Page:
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Multi-hyphenate filmmaker Mike White (School of Rock, Chuck & Buck) and seasoned professional wrestler John Hennigan (known variously as “John Morrison,” “Johnny Nitro,” “Johnny Mundo,” and “The Mayor of Slamtown”) are among the 20 castaways set to compete on the 37th season of the CBS reality franchise, called Survivor: David vs Goliath. In the season, players will be divided into two tribes based on the biblical match-up: the “Davids,” who are viewed in the eyes of the Survivor gods as perpetual underdogs, and the “Goliaths,” viewed as titans of their industries and masters over their ways of life.
“David vs Goliath is another risky idea,” says Jeff Probst, executive producer and host. “Two tribes that at first glance appear very uneven. One tribe has always had advantage, and the other has only had obstacles. But Survivor is the great equalizer. And what we hope for in David vs Goliath is to further the social experiment by exploring the question: how do you define advantage?”
For his part, Survivor isn’t Mike White’s first reality rodeo. Indeed, it’s not even his first time competing within the CBS reality realm. White is a two-time veteran of The Amazing Race, in which he competed alongside his father, landing in sixth place and getting cut second in his two respective seasons. He’s also a longtime Survivor fan.
“I’ve been watching since the first episode, and after a while, you’re tired of watching it; you want to go and do it,” said White, speaking with The Hollywood Reporter on the beach in Fiji, one day before the game began. “This is everything to me. It’s a huge adventure. It’s a little absurd. At least I’m not stuck on the 405!”
“Even making movies and TV — and I love what I do — it gets kind of familiar,” he added. “I’ve been doing this for 25 years. I feel like I need a new thrill. This is a different game for me to play. I feel like anytime I risk something, like with Amazing Race, I wonder: ‘Am I going to embarrass myself?’ Well, whatever. Whatever the negatives are, it’s never been more negative than all of the positives that come out of pushing yourself out of your house.”
Entering the season, White plans on being forthright about his background as a Hollywood power player — a true “Goliath,” in recent Survivor parlance — fearing that he will be recognized by other players, and not wanting to get caught in a lie. It’s a wise preseason decision; Hennigan, a well known quantity in the entertainment arena, told THR he recognized White instantly.
“I’m a film major, and I’m really excited he’s here,” the wrestler told THR when we spoke before the game began. “When I saw him walk in, I flipped out. I didn’t say anything. I don’t know if he knows that I recognized him. I’ve seen a bunch of his movies, and he’s a really talented dude. He’s an artist for sure. … I saw a movie of his called Chuck & Buck, and I was impressed with how honest the film felt. For some reason, I always felt he must be a really good dude since then.”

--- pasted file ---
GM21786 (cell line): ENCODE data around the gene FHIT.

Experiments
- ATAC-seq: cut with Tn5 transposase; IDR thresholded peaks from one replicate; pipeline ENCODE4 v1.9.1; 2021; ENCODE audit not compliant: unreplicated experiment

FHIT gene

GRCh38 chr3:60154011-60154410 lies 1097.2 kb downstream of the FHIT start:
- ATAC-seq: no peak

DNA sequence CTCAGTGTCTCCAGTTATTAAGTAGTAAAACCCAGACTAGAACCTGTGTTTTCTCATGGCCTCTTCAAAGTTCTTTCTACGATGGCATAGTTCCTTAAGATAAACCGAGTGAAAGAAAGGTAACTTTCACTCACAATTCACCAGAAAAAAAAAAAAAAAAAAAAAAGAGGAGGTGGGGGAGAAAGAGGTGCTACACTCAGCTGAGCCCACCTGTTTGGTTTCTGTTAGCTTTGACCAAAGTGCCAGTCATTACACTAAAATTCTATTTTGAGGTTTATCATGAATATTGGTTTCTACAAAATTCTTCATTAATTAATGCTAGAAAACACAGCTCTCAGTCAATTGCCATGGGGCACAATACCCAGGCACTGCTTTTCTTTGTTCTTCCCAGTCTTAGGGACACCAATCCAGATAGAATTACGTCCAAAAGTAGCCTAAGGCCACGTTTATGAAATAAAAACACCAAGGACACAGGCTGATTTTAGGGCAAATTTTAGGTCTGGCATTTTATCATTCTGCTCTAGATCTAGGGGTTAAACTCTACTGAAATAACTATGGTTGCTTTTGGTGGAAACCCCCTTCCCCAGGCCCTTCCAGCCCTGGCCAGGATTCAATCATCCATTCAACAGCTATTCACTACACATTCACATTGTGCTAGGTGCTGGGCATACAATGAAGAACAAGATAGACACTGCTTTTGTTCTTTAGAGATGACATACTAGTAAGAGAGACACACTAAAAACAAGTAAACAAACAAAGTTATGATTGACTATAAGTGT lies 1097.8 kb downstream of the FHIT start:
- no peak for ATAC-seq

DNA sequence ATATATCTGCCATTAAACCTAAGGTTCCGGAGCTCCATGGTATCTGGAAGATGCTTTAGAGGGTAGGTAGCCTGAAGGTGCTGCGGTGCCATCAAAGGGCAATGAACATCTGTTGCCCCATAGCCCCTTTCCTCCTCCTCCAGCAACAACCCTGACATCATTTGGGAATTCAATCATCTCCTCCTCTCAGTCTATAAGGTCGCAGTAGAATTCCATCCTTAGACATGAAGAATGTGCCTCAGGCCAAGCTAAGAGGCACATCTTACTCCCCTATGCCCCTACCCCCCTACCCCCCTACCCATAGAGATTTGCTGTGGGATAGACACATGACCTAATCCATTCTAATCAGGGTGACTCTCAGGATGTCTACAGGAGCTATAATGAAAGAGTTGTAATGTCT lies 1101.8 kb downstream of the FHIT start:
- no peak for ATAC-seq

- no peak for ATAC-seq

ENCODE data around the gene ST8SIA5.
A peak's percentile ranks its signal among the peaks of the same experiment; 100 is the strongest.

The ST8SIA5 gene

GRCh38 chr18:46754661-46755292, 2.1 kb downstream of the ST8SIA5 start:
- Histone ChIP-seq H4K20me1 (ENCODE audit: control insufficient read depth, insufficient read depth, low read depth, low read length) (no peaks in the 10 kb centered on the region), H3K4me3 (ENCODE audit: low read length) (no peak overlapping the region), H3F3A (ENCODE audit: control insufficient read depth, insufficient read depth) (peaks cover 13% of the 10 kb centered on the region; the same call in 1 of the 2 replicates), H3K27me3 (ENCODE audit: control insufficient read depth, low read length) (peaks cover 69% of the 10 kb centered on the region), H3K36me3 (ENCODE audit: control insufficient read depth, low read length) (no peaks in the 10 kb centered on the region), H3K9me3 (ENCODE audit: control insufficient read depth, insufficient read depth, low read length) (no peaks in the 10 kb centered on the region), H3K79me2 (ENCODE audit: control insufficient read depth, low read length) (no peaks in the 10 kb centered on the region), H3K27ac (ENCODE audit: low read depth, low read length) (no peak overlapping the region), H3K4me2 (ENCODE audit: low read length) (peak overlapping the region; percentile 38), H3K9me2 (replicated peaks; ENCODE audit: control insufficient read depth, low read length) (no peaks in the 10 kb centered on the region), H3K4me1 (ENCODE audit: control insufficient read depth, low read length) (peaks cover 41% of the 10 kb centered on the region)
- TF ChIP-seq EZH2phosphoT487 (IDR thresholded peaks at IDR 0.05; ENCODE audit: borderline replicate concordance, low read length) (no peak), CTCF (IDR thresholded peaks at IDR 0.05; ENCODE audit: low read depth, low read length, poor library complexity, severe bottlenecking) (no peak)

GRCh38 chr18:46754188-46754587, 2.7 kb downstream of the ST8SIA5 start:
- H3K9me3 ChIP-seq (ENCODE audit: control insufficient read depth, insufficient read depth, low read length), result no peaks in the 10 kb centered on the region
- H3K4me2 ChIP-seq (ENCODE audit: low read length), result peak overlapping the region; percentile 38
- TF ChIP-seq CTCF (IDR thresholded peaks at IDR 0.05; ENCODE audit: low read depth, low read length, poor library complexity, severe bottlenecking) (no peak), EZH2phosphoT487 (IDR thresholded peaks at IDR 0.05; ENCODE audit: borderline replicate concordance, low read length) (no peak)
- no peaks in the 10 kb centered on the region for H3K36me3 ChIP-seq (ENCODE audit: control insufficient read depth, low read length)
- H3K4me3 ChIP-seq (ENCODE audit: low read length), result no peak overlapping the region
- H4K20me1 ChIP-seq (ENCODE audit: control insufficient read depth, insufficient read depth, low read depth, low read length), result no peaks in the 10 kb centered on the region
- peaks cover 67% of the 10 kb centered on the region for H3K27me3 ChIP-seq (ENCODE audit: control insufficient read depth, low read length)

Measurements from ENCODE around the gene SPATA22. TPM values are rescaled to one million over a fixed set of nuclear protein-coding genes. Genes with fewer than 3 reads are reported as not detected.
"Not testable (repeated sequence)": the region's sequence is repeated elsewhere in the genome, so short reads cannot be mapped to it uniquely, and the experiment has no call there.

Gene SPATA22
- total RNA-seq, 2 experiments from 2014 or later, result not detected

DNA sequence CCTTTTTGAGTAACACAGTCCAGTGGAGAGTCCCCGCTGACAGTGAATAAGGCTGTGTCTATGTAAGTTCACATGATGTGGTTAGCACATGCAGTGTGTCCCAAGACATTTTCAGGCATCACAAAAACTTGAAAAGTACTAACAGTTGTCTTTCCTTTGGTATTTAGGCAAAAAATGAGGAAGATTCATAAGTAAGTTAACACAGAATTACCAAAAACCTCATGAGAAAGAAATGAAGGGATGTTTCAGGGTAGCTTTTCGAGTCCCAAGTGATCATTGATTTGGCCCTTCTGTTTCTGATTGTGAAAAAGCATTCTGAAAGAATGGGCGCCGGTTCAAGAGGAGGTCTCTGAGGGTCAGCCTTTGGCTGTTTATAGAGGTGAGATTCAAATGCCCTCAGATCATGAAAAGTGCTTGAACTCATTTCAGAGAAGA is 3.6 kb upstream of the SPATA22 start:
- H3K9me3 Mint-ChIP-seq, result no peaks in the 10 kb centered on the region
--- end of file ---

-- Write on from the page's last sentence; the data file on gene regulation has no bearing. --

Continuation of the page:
“So hopefully,” Hennigan added, “he doesn’t turn out to be a douchebag.”
Looking at the man, it should come as no surprise that Hennigan is a Goliath, the veritable poster boy for the tribe. But Hennigan, whose self-appointed nickname as “The Wednesday Night Delight” could gain new meaning in the coming Survivor season, isn’t all bravado all the time. While he often refers to his future competitors as “turd-cutters” and “chump-stains,” Hennigan offers some insightful commentary on the other players on the battlefield, not to mention the way he views the road to the Survivor win.
“One question I get asked frequently is ‘What was your favorite wrestling match,’ or ‘What’s your dream match?’ And honestly, this island is really about me versus me,” he says. “That’s what defines Survivor. It’s the ultimate test of who you are. At times, to bond with people? Sure, I’m a pro wrestler, but there’s probably a teacher out here, and a cop and an animal wrangler. Who knows who’s out here? But on a very base human level, we’re all people. We’re all vulnerable. We all have similar hopes and dreams. I’ve been on this express train of professional wrestling for so long, that this feels like a really awesome opportunity for me to get off of that and bond with people without social media and all that bullshit, and really take myself on.”
“Can I do this? Can I survive out here? Yeah,” he adds. “Can I bond with people and live for 39 days without my Instagram account? Probably! But the real question for me is this: can I be happy doing that? Ultimately, I feel in order to win this game, you have to be happy. You have to be willing to be uncomfortable and not exude crap energy. You have to hold that uncomfortable card close to the vest and deal with that personally, while putting positive energy out there. You don’t want to bring people down around you. I’m excited about that. It’s easy to be the Mayor of Slamtown in the wrestling ring. But to be John Hennigan out here on an island and be uncomfortable, cold, hungry and vulnerable with a group of [new] people? It’s something I’ve never done.”
White and Hennigan aren’t the only recognizable faces in the new Survivor cast, even if they are the two most noteworthy names on the call-sheet. In fact, six additional players have been revealed by CBS, identified in the promo for David vs Goliath that aired during the Survivor Ghost Island live finale. Read on for more insight into the six players, including quotes from each castaway’s on-location preseason interview with THR.
Angelina Keeley (Management Consultant, Goliath tribe)
Like everyone else on the cast, Angelina aims to win the David vs Goliath crown. Unlike everyone else, she plans to hand the crown right over to two-time champion Sandra Diaz-Twine, the reigning queen of Survivor.